One of the biggest fund managers in the world is bowing to pressure from KiwiSaver providers to come up with an ethical investment option.
People who sign up to KiwiSaver but do not pick a scheme to enrol in are automatically allocated to one of nine providers hand-picked by the government.
These default providers are ANZ, Westpac, ASB, BNZ, Kiwibank, AMP, Mercer, Grosvenor and Fisher Funds.
Westpac, Kiwibank, Grosvenor and ASB all invested in such companies through a passive fund run by American-based fund manager Vanguard International.
Vanguard said it was willing to create a new fund just for New Zealand that complied with the law and investors' concerns, but it needed the KiwiSaver industry to agree on what should or should not be excluded.
Westpac, ASB and Grosvenor have since dumped the fund or were in the process of doing so, while Kiwibank is still reviewing its investment.
Vanguard head of market strategy Robin Bowerman said the company was now in talks with its major clients in New Zealand about coming up with a better solution.
"We're very keen to actually find a solution that will work for New Zealand investors so that we can continue to operate there."
"We obviously would be looking at doing that sooner, rather than later, but it also involves establishing a new product, there's regulatory licensing issues as well as investment issues to get through, but we will be working on this as a really high priority in the next month or so."
The newest KiwiSaver provider on the block, Simplicity, opened for business just this week and its low-cost model is based on investing all its money through Vanguard.
Managing director Sam Stubbs said he was in daily talks with Vanguard and if it didn't come up with a solution he would be taking his business elsewhere.
"They have every opportunity to bring a product to the market and we hope they will,"
The best thing for the KiwiSaver industry would be to align with the policies adopted by the New Zealand Superannuation Fund, because that would be in clear alignment with all the treaties and legal obligations New Zealand had, Mr Stubbs said.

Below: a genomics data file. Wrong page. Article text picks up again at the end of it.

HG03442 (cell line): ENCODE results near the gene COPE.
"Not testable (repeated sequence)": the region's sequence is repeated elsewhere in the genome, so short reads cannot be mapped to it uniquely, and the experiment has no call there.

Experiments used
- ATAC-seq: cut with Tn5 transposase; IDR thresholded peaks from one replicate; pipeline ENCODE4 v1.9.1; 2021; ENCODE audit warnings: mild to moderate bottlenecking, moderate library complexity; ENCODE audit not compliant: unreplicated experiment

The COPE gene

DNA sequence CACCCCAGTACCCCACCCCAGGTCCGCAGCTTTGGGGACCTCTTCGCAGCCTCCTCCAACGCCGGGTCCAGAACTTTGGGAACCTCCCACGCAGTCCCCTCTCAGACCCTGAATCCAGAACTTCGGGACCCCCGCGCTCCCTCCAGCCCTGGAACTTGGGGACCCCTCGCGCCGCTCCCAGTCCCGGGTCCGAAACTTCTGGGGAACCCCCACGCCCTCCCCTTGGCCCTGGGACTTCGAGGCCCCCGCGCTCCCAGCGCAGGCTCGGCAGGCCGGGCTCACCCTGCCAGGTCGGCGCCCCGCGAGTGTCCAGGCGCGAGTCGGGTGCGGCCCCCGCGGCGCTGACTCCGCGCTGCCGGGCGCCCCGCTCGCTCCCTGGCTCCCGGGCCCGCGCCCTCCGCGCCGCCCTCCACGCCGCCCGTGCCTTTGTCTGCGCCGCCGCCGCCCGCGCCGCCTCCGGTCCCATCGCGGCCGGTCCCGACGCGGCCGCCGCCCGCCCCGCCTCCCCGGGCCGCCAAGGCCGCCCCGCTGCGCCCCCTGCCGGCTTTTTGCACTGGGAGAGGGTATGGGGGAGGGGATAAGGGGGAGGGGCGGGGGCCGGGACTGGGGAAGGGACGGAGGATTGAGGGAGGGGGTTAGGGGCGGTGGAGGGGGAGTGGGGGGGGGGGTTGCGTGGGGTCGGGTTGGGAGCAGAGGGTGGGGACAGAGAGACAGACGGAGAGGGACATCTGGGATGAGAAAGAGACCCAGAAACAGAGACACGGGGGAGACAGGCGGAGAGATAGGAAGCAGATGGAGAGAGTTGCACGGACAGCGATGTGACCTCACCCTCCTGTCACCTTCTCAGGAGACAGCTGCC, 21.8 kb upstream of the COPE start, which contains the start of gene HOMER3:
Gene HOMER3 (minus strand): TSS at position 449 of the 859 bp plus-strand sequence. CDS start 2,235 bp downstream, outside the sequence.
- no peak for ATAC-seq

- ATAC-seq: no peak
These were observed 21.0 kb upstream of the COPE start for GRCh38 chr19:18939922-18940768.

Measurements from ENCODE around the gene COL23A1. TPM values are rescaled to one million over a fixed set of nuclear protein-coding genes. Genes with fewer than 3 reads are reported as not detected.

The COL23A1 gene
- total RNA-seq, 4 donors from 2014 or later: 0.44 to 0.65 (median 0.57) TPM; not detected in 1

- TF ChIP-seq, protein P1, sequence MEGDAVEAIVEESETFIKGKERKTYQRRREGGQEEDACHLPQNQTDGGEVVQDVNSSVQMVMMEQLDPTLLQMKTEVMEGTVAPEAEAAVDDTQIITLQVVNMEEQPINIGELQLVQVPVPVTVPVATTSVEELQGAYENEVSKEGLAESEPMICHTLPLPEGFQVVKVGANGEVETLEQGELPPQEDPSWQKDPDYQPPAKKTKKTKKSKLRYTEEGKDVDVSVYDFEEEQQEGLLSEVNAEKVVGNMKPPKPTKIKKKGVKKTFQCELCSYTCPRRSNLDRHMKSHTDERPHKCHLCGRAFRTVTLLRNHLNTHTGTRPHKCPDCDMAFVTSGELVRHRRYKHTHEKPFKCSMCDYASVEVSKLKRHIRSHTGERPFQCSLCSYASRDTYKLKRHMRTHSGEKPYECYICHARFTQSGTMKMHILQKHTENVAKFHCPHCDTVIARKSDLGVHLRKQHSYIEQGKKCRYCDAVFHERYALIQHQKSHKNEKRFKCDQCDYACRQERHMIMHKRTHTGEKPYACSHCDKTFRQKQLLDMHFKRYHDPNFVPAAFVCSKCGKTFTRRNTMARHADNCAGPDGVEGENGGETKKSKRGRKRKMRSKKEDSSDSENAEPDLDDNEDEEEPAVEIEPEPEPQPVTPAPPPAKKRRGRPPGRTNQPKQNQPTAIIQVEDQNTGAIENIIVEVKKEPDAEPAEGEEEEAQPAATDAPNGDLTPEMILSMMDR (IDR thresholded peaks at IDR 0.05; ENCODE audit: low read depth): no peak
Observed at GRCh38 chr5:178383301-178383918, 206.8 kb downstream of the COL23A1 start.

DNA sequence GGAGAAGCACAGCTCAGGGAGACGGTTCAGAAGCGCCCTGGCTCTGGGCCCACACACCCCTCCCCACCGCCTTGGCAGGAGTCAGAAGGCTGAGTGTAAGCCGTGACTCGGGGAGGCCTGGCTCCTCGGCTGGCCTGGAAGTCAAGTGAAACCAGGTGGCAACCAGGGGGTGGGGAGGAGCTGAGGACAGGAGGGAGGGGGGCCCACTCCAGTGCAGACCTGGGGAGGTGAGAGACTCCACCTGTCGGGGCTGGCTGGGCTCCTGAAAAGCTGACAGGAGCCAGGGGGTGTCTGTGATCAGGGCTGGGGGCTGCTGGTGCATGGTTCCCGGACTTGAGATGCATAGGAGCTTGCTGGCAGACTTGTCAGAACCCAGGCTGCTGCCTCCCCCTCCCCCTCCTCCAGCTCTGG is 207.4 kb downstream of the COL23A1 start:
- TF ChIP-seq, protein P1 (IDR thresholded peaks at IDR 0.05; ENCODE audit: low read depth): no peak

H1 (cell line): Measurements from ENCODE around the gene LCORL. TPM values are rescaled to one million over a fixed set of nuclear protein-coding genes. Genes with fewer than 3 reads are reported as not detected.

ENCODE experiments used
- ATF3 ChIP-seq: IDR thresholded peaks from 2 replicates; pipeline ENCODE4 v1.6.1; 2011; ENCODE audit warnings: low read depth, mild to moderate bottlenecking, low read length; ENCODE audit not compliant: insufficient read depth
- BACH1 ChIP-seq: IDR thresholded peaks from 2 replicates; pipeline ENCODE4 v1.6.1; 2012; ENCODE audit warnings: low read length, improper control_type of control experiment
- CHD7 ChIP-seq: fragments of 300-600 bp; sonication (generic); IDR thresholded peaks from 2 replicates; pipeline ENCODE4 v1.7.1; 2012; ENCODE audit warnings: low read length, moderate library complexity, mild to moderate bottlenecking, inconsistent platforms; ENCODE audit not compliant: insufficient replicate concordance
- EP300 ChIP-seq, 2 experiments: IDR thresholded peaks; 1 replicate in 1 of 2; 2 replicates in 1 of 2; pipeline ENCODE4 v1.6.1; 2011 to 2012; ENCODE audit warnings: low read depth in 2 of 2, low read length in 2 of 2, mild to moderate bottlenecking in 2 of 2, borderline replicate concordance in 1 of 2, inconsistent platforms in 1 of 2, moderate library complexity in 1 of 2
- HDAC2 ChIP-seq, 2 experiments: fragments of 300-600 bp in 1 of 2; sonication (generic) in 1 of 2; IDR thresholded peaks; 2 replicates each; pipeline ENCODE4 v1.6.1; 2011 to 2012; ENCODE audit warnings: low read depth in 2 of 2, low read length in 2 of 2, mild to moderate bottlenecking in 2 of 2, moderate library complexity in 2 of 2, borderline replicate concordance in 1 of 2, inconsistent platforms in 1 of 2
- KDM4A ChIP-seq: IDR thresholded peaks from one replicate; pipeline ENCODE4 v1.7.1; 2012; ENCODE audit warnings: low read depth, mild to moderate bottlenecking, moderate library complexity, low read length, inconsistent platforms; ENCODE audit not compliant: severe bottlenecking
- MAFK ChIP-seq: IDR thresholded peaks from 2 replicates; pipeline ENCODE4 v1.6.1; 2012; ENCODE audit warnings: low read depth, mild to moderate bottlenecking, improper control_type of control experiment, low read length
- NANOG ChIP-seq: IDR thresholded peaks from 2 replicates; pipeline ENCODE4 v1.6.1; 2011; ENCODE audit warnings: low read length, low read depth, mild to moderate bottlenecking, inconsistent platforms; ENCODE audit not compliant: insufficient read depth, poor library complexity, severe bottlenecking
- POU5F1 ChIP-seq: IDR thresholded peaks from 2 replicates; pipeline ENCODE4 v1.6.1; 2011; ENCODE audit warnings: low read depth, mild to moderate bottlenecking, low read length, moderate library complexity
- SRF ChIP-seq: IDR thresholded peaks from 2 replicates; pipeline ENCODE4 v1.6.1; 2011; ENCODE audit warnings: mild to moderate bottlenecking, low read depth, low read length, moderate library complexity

Vanguard's Robin Bowerman said he was open to that idea and it would not be difficult to do but was proving a challenge to get KiwiSaver providers to agree.
"Is it just armaments, is it other things? It is nuclear? In other parts of the world tobacco is an issue. There are a range of issues around what is it you're looking to exclude."
"We think if we actually get an agreement on that with a baseline of stocks that is acceptable to New Zealand investors then that will be relatively straightforward to implement," Mr Bowerman said.
Vanguard said the legality of its investments in controversial weapons still needed clarification.
Official advice provided to Commerce Minister Paul Goldsmith said knowingly investing in cluster bombs was against the law and it was an offence to aid, abet or assist a person to manufacture or possess nuclear weapons and land mines.
Amnesty International laid an official complaint about KiwiSaver investments last week but the police had yet to launch a formal investigation.
"We've been working with the Financial Markets Authority (FMA)," a police spokesperson said.
"Police continue to assess information we've received in relation to KiwiSaver Funds.
"While this assessment is ongoing, we're unable to provide specific information.
"However, we continue to liaise with other government agencies in gathering information to assist in our assessment and, if necessary, inform any future action which may be required by police."